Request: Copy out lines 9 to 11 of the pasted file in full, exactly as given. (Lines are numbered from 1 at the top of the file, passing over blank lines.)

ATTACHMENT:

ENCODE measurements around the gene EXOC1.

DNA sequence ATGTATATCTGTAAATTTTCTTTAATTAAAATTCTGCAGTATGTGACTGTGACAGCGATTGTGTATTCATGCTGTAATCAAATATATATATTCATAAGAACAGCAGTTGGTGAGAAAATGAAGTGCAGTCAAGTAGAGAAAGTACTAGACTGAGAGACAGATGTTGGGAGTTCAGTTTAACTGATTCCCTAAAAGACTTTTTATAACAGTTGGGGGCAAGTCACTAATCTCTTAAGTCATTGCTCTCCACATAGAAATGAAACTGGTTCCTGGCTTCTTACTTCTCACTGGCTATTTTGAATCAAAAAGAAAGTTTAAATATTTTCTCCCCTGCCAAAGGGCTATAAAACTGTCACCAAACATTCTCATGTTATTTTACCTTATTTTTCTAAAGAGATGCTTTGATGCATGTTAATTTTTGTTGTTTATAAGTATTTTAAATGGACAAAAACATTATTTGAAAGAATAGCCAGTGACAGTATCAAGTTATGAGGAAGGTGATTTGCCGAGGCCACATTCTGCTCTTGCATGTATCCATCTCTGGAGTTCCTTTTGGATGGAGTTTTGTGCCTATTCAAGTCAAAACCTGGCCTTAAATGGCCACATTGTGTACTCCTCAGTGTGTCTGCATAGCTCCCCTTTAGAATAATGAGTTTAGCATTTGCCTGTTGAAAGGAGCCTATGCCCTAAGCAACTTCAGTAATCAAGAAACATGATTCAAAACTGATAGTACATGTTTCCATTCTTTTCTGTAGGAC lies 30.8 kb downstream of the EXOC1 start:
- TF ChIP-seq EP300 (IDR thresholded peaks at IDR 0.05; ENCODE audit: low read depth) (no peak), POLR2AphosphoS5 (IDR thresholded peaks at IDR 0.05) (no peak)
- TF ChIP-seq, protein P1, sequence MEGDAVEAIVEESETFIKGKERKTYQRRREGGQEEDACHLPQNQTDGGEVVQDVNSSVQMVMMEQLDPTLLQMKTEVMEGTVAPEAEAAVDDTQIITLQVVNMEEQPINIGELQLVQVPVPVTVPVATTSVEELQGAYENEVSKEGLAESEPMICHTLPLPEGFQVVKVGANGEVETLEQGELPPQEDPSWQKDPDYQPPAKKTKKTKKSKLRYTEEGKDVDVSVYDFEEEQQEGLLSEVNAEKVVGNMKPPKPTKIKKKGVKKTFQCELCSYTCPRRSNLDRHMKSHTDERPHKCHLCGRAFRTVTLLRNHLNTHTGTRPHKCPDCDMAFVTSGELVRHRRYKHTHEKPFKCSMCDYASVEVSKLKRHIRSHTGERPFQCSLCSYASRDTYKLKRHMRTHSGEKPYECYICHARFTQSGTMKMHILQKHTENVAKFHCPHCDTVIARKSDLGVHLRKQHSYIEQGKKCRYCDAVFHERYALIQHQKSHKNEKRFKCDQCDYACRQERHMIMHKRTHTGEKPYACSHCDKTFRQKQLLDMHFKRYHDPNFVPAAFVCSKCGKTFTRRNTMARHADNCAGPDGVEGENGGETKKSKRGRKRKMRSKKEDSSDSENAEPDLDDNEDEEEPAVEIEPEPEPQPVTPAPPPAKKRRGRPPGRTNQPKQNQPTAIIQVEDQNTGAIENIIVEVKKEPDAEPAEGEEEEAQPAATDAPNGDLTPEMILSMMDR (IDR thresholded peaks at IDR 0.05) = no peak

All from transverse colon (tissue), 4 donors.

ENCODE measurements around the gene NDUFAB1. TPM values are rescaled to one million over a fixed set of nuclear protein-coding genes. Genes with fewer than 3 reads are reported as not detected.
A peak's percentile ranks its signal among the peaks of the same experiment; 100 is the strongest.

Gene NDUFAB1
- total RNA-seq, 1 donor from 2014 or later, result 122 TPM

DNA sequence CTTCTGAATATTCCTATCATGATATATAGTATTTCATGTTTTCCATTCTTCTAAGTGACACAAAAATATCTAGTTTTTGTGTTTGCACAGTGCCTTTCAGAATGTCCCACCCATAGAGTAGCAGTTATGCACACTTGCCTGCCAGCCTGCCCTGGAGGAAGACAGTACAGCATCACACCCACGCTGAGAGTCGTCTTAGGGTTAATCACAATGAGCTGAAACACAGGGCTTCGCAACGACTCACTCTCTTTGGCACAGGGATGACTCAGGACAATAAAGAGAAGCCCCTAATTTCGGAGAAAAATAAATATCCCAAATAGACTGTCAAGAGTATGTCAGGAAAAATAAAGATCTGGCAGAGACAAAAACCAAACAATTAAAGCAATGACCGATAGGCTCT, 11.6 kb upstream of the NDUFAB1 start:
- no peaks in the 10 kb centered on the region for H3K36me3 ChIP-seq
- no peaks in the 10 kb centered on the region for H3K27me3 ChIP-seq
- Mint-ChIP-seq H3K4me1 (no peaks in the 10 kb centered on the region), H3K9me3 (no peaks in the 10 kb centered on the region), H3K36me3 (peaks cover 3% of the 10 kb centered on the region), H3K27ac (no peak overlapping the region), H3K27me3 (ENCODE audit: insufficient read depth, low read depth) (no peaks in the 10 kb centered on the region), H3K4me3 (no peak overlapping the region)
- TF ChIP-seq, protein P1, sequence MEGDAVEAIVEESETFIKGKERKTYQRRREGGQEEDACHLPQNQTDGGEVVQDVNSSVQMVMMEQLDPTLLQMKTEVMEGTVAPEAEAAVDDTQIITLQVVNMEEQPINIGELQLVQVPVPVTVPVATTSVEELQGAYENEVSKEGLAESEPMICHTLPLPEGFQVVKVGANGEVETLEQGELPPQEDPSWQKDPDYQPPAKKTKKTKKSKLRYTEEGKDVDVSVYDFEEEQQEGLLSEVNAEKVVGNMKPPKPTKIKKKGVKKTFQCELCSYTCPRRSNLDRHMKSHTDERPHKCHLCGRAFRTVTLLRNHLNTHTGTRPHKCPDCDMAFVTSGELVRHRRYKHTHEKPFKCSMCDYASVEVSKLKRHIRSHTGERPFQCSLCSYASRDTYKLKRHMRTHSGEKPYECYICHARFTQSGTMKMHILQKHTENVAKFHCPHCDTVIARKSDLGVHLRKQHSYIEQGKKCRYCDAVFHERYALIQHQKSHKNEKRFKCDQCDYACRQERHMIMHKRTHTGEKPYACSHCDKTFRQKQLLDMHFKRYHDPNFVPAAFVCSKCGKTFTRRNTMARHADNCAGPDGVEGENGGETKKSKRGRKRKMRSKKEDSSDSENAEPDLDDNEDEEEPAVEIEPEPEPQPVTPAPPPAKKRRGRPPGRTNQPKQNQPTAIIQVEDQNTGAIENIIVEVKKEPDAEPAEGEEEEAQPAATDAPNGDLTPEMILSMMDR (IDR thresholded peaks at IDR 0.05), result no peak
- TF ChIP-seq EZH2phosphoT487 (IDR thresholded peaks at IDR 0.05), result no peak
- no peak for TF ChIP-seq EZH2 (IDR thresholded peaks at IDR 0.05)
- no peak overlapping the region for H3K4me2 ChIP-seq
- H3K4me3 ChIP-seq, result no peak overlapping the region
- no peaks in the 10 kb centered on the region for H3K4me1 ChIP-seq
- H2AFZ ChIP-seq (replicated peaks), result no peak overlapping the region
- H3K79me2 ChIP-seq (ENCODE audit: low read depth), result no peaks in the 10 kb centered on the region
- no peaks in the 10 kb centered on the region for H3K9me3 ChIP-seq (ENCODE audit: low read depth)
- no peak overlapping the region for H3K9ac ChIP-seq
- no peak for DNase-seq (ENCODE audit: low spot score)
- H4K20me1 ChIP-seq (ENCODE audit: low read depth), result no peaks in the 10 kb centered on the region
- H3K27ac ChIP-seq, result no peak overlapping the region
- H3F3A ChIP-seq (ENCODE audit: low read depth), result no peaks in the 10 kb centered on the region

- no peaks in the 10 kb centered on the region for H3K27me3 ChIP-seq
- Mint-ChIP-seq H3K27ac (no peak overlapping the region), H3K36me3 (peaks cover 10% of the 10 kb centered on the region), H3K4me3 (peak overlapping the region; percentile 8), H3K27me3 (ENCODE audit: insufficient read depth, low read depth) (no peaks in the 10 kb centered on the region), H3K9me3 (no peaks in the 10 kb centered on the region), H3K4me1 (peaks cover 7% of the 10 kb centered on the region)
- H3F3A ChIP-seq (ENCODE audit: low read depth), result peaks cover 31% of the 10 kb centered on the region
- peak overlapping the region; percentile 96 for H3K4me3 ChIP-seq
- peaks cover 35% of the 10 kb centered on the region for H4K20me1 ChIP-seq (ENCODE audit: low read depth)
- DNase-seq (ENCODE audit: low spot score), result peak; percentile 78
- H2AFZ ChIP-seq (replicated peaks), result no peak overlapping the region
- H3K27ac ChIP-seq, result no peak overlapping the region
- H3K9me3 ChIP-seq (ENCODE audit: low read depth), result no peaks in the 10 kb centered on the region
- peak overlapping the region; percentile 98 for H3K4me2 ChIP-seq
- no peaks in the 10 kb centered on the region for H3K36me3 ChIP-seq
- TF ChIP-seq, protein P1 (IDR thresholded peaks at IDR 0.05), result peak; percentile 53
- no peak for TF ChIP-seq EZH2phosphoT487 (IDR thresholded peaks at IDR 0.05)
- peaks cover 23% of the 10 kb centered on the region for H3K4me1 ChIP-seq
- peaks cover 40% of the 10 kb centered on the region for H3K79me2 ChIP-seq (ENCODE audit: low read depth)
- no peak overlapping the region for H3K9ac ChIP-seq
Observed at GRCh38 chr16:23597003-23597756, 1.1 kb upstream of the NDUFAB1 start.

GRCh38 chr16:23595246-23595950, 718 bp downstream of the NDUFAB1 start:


- total RNA-seq, 1 donor from 2014 or later, result 122 TPM

DNA sequence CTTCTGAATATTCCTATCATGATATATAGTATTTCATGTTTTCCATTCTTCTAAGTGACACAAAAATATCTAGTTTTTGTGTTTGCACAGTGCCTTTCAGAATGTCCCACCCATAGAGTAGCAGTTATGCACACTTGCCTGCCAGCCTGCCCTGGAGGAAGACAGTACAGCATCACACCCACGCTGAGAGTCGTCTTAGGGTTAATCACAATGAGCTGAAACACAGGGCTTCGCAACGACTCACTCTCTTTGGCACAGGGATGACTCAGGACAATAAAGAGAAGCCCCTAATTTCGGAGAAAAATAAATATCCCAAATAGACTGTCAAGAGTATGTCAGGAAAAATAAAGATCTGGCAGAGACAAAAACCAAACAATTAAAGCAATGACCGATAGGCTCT, 11.6 kb upstream of the NDUFAB1 start:
- no peaks in the 10 kb centered on the region for H3K36me3 ChIP-seq